This is how govt put brakes on child protection scheme

In 2013, Jammu and Kashmir signed the Memorandum of Understanding (MoU) to implement the ICPS with the Government of India (GoI), although the scheme was launched by Ministry of Women and Child Development in 2009.

SHAFAQ SHAH
Srinagar, Publish Date: Nov 20 2017 12:20AM | Updated Date: Nov 20 2017 12:20AM
This is how govt put brakes on child protection schemeFile Photo

The Integrated Child Protection Scheme (ICPS), which is a vehicle for implementation of the Juvenile Justice Act, has not been implemented by successive governments for the past eight years. Recently, the government itself put brakes on the scheme once more.

Just when it appeared that the appointment of an experienced child protection expert, Hilal Bhat, as ICPS mission director will finally set the scheme rolling, the government removed Bhat unceremoniously just two weeks after his appointment.

In 2013, Jammu and Kashmir signed the Memorandum of Understanding (MoU) to implement the ICPS with the Government of India (GoI), although the scheme was launched by Ministry of Women and Child Development in 2009. 

But more than four years after signing the MoU, no effort was made to implement the scheme on ground, although the GoI had released funds for its implementation. 

During the past two years, Rs 52 core were released to execute the scheme.

J&K is the only state that has failed to implement the scheme despite the fact that 90 percent of the funds will come from the GoI. The other states have to fund 40 percent of the expenditure.

"The biggest reason for failure of ICPS in the state so far has been that the scheme was being administered through Integrated Child-Care Development Scheme (ICDS) manned by general administrative officers. It was only last month that the government separated the ICPS from the ICDS and appointed Hilal Bhat a native professional, subject specialist as the mission director who was motivated to give up his position at the UNICEF," a senior official said. 

 “The move is political in nature and will only harm the already delayed scheme in the state," the official said.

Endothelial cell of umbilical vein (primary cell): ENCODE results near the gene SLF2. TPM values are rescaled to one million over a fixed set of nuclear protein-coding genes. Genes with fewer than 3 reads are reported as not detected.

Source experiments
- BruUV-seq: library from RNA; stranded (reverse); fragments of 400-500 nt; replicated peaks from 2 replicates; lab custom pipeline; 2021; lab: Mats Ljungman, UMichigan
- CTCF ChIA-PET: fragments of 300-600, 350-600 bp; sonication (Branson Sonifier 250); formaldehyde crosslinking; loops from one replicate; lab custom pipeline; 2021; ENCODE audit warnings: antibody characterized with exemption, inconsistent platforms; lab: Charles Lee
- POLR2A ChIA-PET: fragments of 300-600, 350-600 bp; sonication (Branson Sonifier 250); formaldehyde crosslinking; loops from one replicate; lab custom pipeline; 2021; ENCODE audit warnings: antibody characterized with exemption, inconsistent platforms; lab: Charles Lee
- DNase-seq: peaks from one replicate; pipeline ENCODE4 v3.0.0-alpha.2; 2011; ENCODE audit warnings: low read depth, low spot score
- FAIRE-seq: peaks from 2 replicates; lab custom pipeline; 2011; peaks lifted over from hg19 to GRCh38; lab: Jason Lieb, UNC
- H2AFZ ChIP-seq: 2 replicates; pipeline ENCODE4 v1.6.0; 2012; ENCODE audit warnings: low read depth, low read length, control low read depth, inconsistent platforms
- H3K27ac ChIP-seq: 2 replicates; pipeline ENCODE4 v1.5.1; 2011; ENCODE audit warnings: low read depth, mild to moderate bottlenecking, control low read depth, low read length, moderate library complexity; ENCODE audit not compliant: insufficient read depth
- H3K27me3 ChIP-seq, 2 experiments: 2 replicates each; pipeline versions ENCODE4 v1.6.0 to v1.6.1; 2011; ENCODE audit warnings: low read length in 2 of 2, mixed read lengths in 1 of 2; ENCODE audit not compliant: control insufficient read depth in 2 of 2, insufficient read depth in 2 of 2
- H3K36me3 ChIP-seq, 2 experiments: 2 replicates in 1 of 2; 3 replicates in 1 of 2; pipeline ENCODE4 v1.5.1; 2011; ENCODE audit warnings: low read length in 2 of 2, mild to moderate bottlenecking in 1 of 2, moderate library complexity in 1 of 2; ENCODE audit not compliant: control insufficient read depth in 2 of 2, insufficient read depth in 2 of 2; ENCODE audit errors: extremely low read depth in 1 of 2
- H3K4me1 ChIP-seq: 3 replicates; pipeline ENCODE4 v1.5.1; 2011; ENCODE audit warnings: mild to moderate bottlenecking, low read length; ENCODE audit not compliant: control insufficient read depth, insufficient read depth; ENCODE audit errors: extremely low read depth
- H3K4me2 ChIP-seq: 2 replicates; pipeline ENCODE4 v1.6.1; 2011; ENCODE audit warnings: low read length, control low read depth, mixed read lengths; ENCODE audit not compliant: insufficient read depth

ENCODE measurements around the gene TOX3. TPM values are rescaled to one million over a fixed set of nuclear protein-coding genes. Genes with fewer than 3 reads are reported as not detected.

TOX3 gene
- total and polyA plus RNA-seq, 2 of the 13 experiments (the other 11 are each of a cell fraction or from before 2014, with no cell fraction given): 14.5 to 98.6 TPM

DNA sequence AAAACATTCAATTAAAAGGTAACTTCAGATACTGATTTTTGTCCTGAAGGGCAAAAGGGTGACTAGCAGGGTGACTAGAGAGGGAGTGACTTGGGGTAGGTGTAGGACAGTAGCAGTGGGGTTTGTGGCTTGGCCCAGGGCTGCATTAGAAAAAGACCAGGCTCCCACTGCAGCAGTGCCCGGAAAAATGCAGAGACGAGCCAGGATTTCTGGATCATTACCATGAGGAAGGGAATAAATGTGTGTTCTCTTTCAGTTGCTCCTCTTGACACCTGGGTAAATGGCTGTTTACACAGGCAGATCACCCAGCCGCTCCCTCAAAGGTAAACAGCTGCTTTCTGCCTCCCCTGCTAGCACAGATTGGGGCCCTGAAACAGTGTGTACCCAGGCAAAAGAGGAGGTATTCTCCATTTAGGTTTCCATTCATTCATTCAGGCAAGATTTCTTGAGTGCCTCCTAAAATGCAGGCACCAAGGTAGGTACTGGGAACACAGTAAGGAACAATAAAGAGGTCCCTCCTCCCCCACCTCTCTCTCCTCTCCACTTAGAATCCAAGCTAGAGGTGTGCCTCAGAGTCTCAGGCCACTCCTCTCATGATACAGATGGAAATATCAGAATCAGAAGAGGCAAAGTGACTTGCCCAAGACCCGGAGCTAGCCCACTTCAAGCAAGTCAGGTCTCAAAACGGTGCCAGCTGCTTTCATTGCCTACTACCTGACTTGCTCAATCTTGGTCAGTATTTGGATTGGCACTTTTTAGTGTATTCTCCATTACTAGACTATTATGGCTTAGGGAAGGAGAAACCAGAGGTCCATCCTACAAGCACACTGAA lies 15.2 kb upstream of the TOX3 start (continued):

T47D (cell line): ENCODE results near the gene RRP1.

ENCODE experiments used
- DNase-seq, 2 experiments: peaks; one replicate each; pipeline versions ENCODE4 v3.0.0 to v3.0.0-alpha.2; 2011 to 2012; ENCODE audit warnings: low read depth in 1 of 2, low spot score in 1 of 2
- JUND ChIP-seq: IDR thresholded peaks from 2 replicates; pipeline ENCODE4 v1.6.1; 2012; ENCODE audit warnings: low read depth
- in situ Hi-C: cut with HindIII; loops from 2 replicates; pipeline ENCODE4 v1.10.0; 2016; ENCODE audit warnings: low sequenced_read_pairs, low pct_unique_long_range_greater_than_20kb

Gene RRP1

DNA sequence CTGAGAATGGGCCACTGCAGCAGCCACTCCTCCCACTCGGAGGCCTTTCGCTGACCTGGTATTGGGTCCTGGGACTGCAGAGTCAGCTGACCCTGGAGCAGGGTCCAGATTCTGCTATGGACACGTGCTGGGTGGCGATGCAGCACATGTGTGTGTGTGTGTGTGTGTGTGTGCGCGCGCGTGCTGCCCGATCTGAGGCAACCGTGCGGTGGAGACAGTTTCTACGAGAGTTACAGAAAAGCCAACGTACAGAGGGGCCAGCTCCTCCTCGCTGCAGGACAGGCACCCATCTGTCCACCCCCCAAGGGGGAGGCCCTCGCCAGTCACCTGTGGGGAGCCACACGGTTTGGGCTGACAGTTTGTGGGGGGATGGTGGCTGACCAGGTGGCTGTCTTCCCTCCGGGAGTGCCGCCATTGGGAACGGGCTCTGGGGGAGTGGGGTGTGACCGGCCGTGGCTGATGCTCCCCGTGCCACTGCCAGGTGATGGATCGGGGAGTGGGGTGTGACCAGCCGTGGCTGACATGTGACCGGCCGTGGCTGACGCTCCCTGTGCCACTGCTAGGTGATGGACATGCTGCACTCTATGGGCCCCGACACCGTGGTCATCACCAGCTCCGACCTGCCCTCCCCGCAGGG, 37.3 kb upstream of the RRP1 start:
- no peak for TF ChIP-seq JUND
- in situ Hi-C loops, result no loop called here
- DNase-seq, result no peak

During the past four years the ICDS failed to constitute any statutory structure like Juvenile Justice Boards or Child Welfare Committees (CWCs) at the district level as required by law.

A district CWC comprises a chairman and four other people, one of whom must be a woman and another member an expert on matters concerning children.

 “The fundamental problem is that administrative officers, no doubt competent, do not have an understanding of the complex subject of child protection,” admitted an officer who had been associated with the ICDS in the past.

In September this year, Supreme Court Judge Justice Madan B Lokur, while inaugurating a conference organised by Hilal Bhat, which focused on the implementation of Jammu and Kashmir Juvenile Justice (Care and Protection of Children) Act 2013, had said: “J&K state has enough lessons to learn from other states which have already implemented similar laws and learn from the shortcomings in the other states to rectify their own.”

After facing severe criticism from all quarters over delay in implementation of the ICPS, social welfare minister Sajjad Gani Lone on 26 September 2017 wrote to the Chief Minister Mehbooba Mufti: “The biggest impediment to implement the ICPS, despite the fact that 90 percent of the funding comes from the GoI, has been the administrators who have poor understanding of the subject matter.”

The letter further states:“The biggest dividend that Juvenile Justice and ICPS bring is to help young children to be mainstreamed with the help of various cash and non-cash assistance and thereby stop their slippage to anti-social activities. Since the entire subject matter of ICPS is complex and has been reduced to the issue of children in conflict, therefore, it is indispensible to have a dedicated mission director with sound knowledge of the subject comprising both the children in conflict with law and children in need of care and protection.”

While strongly recommending Hilal Bhat's name for the post based on his expertise and skills, Lone wrote: "The proposed candidate has sound hands-on practical experience with the reputed agencies with sound academic understanding. Hilal Ahmad Bhat, state consultant for UNICEF in J&K who is also technical advisor to the government on JJ/ICPS, with exclusive experience of 15 years in child protection both from the state and outside, may be posted as the mission director ICPS."

The finance department had vide order No: FD-VII-18 (512004-05 had on 22-09-2017) given concurrence for hiring mission director. 

Both the chief minister and chief secretary had asked the social welfare department to appoint the mission director from open market. They had also given a green signal for appointment of 22 district child protection officers (DCPOs), a charge held by KAS officers since 2013.    

After the proposal from the social welfare minister and concurrence from the finance department, the chief secretary approved the proposal on 23-10-2017: "Since the chief minister has seen the proposal of minister for social welfare (Para 15), we may have no objection to the engagement of any suitable persons as mission director, ICPS, on contract basis, after fully satisfying as regards the guidelines regarding the appointment and the observation of the finance department.”

The government, however, contradicted its own order by saying that Bhat had been appointed through an order issued by the social welfare department, not the GAD.